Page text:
Turner Prize a 'honeypot' for Hull
Hull is to host the Turner Prize, one of the biggest events in British art, when it is UK City of Culture in 2017.
The contemporary art award and corresponding exhibition will be staged at the city's Ferens art gallery.
It is the first event to be announced for Hull's City of Culture year. The gallery will get a £4.5m facelift to bring it up to the required standards.
The prize is held outside London biennially, with Glasgow playing host this year.
Hull 2017 chief executive Martin Green said the prize would boost Hull's image in the art world and attract more visitors to the city.
"You can only see it if you come to Hull and that's what's great about these major events. They act as a honeypot," he said.
"All those people who come will spend money here and stay, drink and shop here. So this is great world-class culture being used as a regenerative and economic boost to the city."
Mr Green is hoping that the year's festivities will attract a million visitors to Hull and be worth £60m to the city's economy.
Hull will be the fifth city outside London to host the Turner Prize, following Liverpool, Gateshead, Londonderry and Glasgow.
The Tate's director of national and international programmes Judith Nesbitt said she was "confident that the Turner Prize is going to be an enormous success" in Hull.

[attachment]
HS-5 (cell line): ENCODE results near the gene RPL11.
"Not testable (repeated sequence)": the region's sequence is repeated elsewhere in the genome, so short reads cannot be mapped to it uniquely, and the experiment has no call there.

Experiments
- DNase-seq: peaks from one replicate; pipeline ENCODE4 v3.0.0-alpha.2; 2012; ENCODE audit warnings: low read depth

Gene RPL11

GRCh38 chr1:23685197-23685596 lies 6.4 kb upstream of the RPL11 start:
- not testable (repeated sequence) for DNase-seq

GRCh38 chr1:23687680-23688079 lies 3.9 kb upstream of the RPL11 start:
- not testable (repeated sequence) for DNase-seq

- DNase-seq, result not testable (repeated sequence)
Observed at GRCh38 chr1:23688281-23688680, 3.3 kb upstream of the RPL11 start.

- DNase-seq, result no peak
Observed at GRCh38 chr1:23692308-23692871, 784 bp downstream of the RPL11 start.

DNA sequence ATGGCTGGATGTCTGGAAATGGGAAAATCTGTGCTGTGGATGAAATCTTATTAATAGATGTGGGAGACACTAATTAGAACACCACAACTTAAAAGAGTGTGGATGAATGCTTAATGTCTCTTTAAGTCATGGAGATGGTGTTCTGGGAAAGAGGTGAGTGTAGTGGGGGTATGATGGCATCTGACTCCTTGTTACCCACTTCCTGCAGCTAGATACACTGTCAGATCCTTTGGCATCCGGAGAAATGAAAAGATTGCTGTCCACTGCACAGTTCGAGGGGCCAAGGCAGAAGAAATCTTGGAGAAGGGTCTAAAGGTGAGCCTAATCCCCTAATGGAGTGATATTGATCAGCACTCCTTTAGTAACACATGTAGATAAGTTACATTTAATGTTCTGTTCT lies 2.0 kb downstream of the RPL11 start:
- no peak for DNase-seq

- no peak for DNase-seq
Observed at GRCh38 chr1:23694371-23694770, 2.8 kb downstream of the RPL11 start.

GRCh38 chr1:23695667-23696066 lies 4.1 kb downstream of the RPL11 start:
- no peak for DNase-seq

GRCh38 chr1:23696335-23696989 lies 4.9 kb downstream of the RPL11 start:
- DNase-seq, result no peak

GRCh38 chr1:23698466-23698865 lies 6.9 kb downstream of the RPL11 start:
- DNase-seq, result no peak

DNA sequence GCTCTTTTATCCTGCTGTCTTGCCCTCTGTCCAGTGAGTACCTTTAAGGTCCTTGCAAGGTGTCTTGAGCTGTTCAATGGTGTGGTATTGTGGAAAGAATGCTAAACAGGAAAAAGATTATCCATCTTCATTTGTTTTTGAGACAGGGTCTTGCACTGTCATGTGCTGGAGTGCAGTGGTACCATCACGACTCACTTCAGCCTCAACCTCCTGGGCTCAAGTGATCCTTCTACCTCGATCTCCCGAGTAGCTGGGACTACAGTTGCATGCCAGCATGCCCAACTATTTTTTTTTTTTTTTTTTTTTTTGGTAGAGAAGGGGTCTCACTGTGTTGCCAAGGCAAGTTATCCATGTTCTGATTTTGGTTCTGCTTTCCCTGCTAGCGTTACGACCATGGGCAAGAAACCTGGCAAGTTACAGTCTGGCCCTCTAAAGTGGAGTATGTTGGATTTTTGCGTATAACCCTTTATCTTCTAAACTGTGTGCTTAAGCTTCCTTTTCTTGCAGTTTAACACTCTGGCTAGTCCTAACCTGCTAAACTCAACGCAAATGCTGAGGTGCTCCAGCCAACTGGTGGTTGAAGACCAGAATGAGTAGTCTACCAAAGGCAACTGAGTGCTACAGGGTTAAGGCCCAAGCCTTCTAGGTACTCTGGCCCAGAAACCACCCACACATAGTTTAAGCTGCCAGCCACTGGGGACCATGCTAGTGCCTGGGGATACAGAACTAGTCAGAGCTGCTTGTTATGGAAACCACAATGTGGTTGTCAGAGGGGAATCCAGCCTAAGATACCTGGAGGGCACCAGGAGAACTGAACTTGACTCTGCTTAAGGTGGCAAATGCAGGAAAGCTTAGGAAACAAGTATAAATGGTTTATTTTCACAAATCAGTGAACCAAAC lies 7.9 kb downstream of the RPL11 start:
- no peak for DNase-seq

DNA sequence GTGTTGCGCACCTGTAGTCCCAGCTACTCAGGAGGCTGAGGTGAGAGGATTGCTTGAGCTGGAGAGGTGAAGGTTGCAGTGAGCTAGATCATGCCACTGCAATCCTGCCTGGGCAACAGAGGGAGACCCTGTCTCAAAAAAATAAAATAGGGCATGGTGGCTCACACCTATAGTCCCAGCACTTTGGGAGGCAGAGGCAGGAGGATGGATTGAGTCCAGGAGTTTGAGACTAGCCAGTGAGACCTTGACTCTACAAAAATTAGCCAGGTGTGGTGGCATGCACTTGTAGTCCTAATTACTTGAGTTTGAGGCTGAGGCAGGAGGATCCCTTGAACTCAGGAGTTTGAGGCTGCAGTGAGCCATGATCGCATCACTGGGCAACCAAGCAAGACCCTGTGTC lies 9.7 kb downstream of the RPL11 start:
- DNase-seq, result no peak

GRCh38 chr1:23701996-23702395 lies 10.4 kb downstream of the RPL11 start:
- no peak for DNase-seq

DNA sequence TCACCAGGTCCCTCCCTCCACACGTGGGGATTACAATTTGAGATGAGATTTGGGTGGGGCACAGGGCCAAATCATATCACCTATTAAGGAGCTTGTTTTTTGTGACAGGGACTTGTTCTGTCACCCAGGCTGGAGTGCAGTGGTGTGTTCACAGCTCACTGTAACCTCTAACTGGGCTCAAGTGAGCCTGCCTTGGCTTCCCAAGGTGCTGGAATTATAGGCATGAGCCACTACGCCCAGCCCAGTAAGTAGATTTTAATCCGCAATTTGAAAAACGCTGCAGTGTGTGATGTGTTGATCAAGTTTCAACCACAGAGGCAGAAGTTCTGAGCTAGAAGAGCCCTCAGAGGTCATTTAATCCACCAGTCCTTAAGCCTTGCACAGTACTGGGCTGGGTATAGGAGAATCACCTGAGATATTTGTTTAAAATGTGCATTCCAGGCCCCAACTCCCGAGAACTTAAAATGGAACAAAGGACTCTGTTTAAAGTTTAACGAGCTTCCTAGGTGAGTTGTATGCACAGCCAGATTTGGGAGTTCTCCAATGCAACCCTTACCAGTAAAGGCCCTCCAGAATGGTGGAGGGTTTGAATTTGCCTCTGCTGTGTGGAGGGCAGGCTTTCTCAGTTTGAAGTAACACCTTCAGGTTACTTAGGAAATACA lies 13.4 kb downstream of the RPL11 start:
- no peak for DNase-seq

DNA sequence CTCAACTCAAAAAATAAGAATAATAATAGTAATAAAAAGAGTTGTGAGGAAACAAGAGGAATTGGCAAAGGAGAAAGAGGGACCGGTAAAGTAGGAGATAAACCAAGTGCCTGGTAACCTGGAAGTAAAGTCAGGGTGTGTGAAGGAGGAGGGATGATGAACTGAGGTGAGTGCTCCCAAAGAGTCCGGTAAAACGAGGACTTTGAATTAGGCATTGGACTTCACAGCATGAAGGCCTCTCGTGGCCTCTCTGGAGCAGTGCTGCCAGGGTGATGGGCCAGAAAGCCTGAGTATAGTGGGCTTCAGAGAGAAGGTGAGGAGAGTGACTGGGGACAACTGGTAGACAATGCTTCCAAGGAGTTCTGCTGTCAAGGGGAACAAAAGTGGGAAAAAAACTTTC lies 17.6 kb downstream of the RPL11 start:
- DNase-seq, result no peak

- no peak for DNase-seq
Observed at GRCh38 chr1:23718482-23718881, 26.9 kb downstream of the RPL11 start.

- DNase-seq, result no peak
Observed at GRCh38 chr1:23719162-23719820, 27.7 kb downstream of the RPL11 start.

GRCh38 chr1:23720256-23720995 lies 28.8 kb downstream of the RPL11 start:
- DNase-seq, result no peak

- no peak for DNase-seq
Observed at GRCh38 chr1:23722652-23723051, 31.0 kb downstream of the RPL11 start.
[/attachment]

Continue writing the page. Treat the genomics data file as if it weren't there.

"We know there's a real appetite for art here," she said. "This is a gem of an art gallery with a cracking collection.
"And it does revitalise and keep the prize really dynamic to have it as something that is on the move, literally."
The total City of Culture budget will be almost £100m, including £80m for capital building projects and £18m to stage events.
Councillor Steven Bayes, Hull City Council's portfolio holder for UK City of Culture, said: "We've not got a major international event coming to the city, which we've always wanted, because it's about raising the city's profile."
The long-term goal is to replicate the success of Glasgow and Liverpool after they were European Capitals of Culture, he added.
"We look at places like Glasgow and Liverpool, which are now key city destinations for people to visit. That's where we'd like to get to," he said.
"Twenty years ago, no-one would have thought of going to them as tourist destinations. So that's the change we're trying to make with our city, and hopefully bring more wealth to our city."
Film artist Duncan Campbell won the £25,000 Turner Prize in 2014.